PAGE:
Arnieville and the Fight for Disability Rights

 

by Marg Hall

There’s no mistaking it: I’m getting yelled at as I ride my bike across two lanes of traffic. Bob watches and wildly gestures, expressing his disapproval of my maneuver. He’s deaf, so his “yelling” is non-verbal. This is my introduction to Arnieville.

It is the summer of 2010, and a small group of disability rights activists, their caregivers and allies, have chosen my neighborhood to set up a disabled rights protest. They’ve erected tents, a porta-potty, banners, literature tables, signs, and have food to share. A small group of hardy souls are camped out in the public median strip on a very busy street in South Berkeley.

“Our Homes, Not Nursing Homes” is what the sign says. I think to myself, “This could be interesting!” Parking my bike, I walk up to the table where several women my age, in scooters and wheelchairs, are welcoming the public. I know about nursing homes, and how dreadful, even life threatening, they can be. I helped take care of my mother-in-law who resided in a number of these homes. But I’m not so familiar with the home care safety net, threatened by state budget cuts that seem to motivate this camp out.

One of the women explains that IHSS (In Home Support Services) is a state-run program that keeps poor and disabled persons in their homes and communities. It provides basic assistance to individuals unable to perform self-care activities in their homes. As disabilities vary, the number of hours per month allotted to each individual to hire an attendant depends on the level of need.

The proposed cuts would destabilize people’s fragile ability to survive independently. The disabled, many of whom are still quite young, will be forced to leave their homes and communities and become imprisoned in nursing homes.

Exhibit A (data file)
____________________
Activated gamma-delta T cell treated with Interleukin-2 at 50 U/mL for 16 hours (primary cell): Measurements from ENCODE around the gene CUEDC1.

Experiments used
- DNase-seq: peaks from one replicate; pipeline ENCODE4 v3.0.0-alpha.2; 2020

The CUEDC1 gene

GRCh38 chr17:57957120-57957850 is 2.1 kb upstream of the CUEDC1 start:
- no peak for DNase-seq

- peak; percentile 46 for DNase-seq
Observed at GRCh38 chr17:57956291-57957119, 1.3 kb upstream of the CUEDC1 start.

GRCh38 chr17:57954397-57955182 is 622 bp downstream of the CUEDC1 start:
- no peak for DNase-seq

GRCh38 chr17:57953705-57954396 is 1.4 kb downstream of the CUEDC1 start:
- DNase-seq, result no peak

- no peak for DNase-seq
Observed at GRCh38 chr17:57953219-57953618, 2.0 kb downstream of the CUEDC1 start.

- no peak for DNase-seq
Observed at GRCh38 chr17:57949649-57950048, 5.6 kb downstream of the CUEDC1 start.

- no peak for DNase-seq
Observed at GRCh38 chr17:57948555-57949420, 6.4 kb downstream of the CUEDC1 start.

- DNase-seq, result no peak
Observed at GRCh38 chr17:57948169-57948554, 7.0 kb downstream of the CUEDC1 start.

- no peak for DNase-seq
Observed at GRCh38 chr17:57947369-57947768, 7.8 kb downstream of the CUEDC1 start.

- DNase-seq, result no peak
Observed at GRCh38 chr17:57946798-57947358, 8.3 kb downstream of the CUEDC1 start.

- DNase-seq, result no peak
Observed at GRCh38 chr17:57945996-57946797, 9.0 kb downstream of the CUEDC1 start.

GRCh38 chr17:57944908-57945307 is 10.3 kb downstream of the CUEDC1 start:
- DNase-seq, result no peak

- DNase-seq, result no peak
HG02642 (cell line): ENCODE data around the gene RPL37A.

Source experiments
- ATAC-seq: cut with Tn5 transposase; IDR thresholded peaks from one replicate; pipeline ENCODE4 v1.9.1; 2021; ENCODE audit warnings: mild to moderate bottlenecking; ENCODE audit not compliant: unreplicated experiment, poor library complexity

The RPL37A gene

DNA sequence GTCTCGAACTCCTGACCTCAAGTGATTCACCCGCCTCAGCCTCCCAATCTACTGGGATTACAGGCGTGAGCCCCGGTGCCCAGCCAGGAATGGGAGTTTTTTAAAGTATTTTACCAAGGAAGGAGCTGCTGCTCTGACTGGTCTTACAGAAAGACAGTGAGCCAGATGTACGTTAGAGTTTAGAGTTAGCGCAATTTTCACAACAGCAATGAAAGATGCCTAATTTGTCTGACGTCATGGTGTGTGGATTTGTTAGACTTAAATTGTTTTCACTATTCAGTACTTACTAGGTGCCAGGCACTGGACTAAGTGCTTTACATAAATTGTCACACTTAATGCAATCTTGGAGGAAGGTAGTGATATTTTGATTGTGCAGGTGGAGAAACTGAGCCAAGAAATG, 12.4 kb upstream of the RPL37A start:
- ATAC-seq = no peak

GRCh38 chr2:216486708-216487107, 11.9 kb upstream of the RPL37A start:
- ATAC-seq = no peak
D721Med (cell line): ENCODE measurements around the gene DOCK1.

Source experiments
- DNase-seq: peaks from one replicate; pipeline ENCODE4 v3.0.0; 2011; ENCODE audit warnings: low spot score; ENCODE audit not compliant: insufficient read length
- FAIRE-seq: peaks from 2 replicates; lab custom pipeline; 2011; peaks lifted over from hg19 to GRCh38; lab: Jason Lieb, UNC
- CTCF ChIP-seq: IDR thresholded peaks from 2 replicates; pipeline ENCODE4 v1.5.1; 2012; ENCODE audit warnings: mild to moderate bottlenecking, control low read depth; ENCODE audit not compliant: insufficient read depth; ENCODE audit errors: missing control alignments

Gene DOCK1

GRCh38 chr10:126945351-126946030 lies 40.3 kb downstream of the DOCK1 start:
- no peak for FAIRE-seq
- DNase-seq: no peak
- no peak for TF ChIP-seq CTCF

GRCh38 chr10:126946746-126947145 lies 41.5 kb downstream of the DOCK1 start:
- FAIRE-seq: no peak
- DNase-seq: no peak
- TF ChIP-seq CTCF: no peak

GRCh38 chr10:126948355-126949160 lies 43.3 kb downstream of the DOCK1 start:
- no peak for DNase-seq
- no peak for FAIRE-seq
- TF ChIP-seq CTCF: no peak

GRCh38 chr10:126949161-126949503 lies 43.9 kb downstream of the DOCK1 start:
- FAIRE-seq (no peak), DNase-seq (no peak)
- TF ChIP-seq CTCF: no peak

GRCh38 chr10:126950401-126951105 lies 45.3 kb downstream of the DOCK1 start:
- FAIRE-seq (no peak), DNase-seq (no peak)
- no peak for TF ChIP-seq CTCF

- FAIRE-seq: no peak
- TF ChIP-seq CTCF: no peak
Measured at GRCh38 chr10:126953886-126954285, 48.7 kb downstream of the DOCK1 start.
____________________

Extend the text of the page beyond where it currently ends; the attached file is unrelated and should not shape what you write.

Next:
Some will resist and join the many disabled homeless on the streets. Others will stay at home with less care and increased suffering. Preventable health problems can quickly escalate because of inattention, poor nutrition or hygiene, leading to medical crises and emergency room visits. No doubt some will die. Repeated cuts to these safety nets are not only cruel but costly, as emergency rooms and nursing homes are comparatively expensive options.

To protest this threat, Jean explains to me, organizers decided to take inspiration from the tent cities named “Hoovervilles” which sprang up during the Great Depression of the 1930s. They call this encampment “Arnieville,” named for then-Governor Arnold Schwarzenegger, presided over several years of budget cuts during our own Great Recession.

Jean explains to me the nature of her disability. She has been disabled for many years as a result of an occupational injury (pesticide exposure). She suffers with chronic pain and mobility limitations. I volunteer the information that I too am disabled. It surprises me how easily I utter these words to a complete stranger: “I have an invisible disability.” This is a first for me. I feel a little like I’m coming out.